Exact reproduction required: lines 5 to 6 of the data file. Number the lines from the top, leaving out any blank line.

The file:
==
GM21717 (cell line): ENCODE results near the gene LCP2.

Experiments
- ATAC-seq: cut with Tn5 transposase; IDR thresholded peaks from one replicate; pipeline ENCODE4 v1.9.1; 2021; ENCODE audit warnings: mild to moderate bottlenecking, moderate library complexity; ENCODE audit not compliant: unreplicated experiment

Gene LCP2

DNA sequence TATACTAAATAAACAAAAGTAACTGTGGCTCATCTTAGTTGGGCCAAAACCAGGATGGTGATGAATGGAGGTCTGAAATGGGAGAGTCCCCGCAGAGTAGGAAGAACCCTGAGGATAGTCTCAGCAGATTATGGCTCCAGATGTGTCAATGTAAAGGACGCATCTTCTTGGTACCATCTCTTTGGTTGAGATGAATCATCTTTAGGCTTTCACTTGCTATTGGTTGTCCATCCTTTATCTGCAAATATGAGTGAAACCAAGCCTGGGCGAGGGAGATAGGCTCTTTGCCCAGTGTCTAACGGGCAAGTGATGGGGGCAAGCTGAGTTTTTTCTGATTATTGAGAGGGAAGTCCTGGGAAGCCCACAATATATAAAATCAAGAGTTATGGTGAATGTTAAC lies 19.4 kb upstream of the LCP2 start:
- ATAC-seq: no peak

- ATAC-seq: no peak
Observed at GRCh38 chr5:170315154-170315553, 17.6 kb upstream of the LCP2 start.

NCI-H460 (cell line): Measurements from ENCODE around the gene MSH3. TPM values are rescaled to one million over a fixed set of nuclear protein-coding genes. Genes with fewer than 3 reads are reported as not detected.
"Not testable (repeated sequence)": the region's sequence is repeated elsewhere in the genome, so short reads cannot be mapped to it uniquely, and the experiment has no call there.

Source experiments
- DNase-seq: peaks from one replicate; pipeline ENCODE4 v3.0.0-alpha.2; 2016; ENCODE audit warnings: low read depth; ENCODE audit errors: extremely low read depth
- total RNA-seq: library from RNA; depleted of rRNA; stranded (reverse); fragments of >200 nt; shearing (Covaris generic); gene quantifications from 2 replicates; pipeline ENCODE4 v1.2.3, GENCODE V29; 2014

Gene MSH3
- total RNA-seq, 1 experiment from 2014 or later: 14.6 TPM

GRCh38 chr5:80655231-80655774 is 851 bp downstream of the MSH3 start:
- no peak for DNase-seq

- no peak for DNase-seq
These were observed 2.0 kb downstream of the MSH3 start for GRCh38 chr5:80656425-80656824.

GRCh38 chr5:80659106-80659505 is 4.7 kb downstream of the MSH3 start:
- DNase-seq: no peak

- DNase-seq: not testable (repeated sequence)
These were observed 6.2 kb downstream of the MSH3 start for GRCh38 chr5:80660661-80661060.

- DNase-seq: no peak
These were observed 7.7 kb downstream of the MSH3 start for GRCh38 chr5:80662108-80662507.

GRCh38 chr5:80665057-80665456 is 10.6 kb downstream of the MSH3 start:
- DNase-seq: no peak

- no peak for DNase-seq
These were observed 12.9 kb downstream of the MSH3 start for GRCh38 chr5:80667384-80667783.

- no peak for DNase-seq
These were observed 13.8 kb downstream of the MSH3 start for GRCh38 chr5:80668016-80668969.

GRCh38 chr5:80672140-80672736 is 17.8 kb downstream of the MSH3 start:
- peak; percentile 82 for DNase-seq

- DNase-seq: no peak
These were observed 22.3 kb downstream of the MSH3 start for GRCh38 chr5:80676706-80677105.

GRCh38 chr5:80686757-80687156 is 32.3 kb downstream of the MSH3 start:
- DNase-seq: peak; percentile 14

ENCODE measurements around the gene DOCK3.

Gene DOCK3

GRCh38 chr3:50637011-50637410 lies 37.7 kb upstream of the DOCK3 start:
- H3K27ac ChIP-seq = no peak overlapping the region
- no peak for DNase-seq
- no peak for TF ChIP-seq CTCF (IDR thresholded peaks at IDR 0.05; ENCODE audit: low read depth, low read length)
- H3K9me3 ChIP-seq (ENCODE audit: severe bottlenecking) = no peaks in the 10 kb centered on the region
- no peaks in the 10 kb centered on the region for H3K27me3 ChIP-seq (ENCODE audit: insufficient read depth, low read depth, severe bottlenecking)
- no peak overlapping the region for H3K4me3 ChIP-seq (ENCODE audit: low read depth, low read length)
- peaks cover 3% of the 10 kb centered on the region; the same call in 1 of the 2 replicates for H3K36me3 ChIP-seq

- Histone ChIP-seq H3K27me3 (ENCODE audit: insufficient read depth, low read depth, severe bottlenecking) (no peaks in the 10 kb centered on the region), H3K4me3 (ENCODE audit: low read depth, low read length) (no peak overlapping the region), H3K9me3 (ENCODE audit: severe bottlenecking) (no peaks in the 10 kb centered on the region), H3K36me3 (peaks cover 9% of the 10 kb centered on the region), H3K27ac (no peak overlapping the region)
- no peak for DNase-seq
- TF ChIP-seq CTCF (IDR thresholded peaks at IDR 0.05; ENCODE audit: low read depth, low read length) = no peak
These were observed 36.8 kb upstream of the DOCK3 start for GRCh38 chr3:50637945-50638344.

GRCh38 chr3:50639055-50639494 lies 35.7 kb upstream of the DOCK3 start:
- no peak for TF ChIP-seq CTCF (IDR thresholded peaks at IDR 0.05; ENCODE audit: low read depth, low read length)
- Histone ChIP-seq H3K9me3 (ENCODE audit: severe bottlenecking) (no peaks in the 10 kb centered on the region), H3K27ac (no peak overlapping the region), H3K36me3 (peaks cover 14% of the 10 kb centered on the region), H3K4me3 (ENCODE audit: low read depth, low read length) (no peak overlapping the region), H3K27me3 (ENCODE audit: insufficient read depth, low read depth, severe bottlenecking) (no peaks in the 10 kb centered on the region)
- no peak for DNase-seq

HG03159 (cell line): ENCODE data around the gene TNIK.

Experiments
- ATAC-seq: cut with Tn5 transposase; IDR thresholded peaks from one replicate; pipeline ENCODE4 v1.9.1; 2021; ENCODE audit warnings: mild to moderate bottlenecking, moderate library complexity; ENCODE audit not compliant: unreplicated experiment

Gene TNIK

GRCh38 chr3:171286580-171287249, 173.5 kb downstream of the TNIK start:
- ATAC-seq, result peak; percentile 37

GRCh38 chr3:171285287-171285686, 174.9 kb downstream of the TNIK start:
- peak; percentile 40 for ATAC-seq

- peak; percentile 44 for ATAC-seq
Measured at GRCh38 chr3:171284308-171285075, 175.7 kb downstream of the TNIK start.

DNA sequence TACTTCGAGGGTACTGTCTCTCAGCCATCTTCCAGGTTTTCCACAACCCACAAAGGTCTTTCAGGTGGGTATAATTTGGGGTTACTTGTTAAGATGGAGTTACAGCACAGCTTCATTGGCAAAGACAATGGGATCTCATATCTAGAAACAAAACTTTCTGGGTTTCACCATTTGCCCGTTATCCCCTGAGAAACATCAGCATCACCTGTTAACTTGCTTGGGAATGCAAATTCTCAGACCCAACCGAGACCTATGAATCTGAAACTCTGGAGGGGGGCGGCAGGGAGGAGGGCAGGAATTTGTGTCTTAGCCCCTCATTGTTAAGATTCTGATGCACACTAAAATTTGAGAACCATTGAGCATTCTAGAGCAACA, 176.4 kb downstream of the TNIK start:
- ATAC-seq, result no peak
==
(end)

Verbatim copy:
DNA sequence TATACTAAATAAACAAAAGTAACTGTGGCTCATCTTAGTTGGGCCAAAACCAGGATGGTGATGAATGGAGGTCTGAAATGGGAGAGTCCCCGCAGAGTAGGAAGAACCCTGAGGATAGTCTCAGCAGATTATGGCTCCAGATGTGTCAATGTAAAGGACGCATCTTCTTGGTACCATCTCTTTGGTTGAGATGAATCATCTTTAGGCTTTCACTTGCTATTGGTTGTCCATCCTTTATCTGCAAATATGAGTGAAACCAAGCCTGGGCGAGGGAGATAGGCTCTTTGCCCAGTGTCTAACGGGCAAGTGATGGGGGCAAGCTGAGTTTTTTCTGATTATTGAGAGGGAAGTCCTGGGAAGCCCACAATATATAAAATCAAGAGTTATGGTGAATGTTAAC lies 19.4 kb upstream of the LCP2 start:
- ATAC-seq: no peak